Volume 3, Issue 6 (June 2006)
Development of a Fastener Structural Element Test for Certifying Navy Fastener Materials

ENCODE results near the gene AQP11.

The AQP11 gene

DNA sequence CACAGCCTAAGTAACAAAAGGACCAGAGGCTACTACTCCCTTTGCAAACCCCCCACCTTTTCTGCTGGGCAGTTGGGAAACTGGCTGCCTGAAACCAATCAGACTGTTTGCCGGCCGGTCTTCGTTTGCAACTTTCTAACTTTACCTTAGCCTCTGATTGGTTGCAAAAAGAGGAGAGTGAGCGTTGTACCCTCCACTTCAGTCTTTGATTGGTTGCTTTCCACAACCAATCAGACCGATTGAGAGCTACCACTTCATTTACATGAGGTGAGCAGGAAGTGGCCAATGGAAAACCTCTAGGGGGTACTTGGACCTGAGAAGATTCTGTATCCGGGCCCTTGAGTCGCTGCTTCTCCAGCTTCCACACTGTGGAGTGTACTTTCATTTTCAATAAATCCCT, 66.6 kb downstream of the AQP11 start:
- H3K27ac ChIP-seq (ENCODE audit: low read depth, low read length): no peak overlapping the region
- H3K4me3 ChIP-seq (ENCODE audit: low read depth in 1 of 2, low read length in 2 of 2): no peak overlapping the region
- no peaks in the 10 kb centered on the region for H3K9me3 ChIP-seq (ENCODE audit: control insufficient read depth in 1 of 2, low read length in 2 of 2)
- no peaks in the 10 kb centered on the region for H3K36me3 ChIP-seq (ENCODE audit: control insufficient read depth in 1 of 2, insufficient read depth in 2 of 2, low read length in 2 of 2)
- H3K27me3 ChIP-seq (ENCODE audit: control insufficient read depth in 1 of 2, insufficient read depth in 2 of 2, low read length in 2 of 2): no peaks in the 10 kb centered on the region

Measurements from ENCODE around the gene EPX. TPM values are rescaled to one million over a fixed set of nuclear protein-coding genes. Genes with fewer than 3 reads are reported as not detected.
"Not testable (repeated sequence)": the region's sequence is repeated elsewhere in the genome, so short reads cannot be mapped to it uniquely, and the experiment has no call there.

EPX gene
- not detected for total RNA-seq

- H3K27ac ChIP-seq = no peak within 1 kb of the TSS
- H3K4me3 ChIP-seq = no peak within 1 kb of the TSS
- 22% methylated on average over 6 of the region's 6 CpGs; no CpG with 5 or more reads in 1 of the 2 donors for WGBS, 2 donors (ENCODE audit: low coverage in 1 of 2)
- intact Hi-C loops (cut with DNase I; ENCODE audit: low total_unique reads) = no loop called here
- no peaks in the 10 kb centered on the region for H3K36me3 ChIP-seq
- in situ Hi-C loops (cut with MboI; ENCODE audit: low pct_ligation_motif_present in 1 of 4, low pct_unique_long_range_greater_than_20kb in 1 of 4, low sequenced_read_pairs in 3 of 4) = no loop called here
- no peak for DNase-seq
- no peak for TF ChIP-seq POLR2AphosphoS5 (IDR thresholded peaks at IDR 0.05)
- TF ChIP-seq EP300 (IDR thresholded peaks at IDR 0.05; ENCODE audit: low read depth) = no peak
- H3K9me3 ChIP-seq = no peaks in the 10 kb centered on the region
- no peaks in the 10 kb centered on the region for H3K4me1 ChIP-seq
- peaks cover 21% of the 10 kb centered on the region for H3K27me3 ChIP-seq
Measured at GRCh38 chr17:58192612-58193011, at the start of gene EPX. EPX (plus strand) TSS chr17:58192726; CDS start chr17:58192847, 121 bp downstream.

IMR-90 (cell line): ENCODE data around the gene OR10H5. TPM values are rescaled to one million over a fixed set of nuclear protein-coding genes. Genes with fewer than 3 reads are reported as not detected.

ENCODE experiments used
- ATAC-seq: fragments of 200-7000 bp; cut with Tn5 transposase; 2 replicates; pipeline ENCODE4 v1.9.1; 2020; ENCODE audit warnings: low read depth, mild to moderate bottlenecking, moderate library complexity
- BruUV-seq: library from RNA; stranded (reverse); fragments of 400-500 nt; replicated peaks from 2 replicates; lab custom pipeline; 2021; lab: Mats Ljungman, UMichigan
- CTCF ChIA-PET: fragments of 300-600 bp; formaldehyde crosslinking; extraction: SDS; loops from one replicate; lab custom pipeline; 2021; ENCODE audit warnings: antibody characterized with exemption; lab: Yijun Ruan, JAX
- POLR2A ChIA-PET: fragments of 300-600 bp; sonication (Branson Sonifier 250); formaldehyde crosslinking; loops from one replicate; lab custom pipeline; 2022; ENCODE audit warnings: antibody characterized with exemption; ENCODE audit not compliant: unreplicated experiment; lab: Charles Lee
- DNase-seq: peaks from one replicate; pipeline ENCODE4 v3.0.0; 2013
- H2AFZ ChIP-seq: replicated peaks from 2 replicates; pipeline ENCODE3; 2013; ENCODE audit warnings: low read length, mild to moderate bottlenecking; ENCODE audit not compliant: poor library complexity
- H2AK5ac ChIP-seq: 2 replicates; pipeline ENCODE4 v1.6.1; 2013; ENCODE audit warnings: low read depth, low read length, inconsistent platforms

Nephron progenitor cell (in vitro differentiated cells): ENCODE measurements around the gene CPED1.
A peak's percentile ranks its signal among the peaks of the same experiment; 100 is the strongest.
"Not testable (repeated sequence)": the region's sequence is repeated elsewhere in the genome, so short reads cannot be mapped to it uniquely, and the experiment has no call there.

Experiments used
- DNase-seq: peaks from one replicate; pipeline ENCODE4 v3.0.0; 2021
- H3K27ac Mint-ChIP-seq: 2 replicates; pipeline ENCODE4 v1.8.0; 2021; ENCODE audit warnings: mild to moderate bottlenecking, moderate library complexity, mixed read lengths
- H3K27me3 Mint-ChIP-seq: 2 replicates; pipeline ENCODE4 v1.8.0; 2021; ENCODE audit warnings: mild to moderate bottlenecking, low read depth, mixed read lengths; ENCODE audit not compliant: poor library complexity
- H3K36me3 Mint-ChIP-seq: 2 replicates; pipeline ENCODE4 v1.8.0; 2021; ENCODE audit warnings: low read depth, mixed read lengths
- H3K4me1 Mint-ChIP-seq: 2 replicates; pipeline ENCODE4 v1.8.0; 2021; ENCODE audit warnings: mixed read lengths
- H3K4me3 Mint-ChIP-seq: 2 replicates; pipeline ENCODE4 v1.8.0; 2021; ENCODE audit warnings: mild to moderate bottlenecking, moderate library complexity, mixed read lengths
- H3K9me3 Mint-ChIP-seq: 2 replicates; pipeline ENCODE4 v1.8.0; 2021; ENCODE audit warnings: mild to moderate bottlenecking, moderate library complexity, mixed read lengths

New materials intended for use in critical U.S. Navy applications are evaluated by a Fracture Toughness Review Process (FTRP) for acceptability. In addition to developing data on the mechanical properties, fatigue life, and fracture toughness, the FTRP requires that a representative structural element test be performed to verify that the material can withstand plastic deformation at high loading rates in the presence of a detectable flaw. A Fastener Structural Element Test (FSET) has been developed to certify fastener materials such that the results of fracture mechanics testing on candidate alloys can be verified. The testing required the development of a suitable specimen that best represented a fastener, flaw seeding, and pre-cracking techniques, load and displacement measurement techniques suitable for high loading rates, and material performance acceptance criteria. The complete results of the testing on titanium alloy Ti-5AI-1Sn-1Zr-1V-0.8Mo (a.k.a. Ti-5111) and a Co-Ni-Cr-Mo-Al-Fe alloy will be presented along with the test methodology, data acquisition, and analysis details. The challenges encountered and areas that require further refinement will also be discussed.